The Big Tent

Shirley and Patty were invited to attend a local revival to give a presentation on the intersection of African-Americans, gays, and the black church.  They asked me to come, too, and I said yes, though I had my reservations.

Unlike Shirley or Patty, or their friend Grace who they also asked to come, I was not raised in the church.  So I had never been to a revival.  Neither of my parents was particularly religious in the traditional sense, though they held strong spiritual beliefs.  Occasionally, however, my mother would send me to summer bible school or bemoan my never dressing nicely on Sundays, even if we didn’t go to church.  I remember once a volunteer at my school, one of the parents that monitored the yard during recess and lunch, talked to me about her church, enticing me to check it out.  I told my mother about it, and about my disinterest.  She sighed that I needed some sort of religion in my life.  How odd, I thought.  If that were the case, why didn’t we go to church?

I think in matters of religion, my mother was rather conflicted.  She didn’t want to be tied to a particular church.  “Holy roller” friends – the types that say “Jesus” in every other sentence – bored her.  But then I think that maybe part of her wished that she had brought more religion into our lives.  Tradition, peer pressure, perhaps her own personal history and upbringing contributed to such feelings.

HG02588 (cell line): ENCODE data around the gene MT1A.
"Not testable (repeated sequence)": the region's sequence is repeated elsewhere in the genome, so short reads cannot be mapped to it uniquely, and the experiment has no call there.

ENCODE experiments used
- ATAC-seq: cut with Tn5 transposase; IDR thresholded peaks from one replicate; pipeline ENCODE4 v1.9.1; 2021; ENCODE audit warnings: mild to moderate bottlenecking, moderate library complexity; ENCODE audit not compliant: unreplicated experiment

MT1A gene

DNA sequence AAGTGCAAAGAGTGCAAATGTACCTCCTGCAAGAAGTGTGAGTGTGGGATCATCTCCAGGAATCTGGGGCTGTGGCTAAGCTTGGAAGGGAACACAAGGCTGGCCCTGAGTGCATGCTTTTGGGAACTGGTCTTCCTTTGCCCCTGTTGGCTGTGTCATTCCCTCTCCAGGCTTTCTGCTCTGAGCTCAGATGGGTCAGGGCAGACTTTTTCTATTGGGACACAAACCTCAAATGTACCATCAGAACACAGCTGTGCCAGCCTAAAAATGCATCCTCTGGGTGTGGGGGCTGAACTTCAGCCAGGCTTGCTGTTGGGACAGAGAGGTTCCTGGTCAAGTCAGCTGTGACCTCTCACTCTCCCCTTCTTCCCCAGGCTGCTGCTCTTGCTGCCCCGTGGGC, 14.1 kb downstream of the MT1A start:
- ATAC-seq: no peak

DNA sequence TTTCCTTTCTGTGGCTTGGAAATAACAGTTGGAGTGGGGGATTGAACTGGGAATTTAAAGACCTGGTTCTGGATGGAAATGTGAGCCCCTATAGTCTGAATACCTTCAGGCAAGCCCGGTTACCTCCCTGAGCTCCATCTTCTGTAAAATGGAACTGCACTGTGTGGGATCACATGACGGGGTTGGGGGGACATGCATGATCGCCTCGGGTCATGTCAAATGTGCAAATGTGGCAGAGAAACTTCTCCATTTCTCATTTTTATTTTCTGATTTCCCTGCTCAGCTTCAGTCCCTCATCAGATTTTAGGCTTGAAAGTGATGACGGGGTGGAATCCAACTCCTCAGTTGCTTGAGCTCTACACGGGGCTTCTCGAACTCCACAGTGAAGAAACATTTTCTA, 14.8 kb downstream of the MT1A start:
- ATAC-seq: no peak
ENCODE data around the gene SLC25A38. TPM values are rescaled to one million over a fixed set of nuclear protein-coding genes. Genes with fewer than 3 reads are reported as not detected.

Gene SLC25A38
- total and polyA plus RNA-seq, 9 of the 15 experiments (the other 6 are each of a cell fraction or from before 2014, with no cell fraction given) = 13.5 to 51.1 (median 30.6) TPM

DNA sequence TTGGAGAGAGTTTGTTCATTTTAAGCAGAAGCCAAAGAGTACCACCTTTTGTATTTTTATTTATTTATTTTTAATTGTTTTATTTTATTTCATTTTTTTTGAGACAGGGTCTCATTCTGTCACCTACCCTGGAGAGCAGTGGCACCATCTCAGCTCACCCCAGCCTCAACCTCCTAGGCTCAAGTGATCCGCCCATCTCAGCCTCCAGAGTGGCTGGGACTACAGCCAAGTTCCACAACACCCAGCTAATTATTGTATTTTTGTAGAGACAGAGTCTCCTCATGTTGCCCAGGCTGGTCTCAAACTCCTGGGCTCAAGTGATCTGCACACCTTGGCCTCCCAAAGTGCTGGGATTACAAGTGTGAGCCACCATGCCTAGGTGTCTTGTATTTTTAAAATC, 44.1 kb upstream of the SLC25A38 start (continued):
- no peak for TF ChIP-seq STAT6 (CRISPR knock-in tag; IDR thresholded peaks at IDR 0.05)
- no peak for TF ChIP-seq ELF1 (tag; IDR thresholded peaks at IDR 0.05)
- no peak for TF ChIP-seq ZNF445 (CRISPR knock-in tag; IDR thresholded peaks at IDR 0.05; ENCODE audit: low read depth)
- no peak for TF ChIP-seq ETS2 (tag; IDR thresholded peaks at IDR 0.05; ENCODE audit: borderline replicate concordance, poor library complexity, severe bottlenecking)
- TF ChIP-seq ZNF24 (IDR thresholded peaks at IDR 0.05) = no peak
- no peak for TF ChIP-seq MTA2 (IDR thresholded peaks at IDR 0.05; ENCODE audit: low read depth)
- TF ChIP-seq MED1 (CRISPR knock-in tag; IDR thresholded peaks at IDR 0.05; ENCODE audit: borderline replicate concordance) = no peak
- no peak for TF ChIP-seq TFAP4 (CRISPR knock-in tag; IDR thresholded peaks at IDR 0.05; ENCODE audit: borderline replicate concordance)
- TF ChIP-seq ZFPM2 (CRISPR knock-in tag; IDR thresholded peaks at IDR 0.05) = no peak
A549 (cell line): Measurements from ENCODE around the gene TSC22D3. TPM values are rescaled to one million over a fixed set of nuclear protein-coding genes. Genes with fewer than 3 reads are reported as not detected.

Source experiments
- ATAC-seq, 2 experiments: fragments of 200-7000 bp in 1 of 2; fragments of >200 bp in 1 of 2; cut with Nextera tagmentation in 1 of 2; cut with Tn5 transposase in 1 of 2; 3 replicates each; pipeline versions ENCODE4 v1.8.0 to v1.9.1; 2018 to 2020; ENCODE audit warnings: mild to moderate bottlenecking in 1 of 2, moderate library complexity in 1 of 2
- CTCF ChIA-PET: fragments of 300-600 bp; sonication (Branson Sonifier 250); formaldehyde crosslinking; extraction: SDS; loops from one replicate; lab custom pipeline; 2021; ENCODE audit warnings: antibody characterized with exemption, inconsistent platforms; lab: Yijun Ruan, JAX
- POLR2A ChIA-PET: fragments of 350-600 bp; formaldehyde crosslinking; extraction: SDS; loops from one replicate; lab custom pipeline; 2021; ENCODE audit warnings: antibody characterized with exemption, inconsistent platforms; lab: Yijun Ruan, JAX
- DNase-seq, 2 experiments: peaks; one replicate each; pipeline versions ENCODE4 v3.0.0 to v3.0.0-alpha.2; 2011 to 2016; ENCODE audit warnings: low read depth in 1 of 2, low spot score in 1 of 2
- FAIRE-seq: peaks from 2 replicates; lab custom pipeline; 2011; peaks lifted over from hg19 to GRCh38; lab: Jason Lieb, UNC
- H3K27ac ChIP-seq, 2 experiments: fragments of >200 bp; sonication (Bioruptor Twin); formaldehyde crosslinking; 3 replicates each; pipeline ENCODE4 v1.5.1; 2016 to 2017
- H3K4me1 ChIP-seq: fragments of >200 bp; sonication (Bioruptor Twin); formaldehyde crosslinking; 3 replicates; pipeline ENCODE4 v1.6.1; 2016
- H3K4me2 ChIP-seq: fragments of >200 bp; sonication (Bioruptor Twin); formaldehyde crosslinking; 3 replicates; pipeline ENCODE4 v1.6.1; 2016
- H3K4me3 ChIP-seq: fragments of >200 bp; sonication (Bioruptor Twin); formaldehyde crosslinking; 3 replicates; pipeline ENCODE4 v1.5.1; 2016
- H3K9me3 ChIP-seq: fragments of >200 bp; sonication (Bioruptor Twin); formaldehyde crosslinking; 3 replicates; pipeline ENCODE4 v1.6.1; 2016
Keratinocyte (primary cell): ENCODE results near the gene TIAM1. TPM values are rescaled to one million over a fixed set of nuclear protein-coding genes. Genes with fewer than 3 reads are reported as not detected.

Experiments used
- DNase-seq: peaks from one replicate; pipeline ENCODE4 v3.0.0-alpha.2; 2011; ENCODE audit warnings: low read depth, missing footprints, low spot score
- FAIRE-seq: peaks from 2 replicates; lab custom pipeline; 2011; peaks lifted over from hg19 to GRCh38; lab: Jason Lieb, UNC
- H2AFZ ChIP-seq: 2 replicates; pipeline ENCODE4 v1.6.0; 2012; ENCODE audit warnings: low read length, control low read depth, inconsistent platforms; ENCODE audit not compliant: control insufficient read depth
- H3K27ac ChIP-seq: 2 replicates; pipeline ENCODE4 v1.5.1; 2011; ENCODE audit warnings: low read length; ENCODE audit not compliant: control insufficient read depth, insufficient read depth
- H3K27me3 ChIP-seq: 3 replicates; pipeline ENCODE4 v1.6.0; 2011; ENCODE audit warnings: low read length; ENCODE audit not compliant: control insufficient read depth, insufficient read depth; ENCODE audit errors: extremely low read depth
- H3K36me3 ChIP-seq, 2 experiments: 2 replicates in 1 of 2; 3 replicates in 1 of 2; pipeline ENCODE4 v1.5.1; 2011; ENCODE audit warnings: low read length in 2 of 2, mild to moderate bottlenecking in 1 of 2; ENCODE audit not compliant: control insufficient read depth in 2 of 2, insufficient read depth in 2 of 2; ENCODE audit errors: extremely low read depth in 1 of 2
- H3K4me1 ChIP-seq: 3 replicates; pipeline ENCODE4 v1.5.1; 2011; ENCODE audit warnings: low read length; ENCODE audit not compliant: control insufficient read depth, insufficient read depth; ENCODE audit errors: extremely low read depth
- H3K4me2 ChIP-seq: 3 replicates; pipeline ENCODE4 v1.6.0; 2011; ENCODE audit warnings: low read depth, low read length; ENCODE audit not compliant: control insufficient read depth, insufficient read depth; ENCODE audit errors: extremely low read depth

I considered my lack of religious upbringing a blessing in disguise.  It allowed me to look at all faiths objectively and not be guilt-tripped by any of them.  This proved very handy during my coming out process.  I had one less piece of baggage to deal with.  Ultimately, my mother agreed.

Shirley and Patty certainly had to deal with church stuff during their coming out.  And I’m pretty sure Grace did, too.  They had credentials for going to this event.  Me?  I had none.  I’m just a loud-mouthed homo/queer black activist that writes too much and talks too much.  Folks think I’m outrageous, and sometimes I am.  Really, though, I’m just direct.  It’s amazing how many people can’t deal with direct.  So I guess that’s why Shirley begged me to go with them to the revival.  They needed my mouth.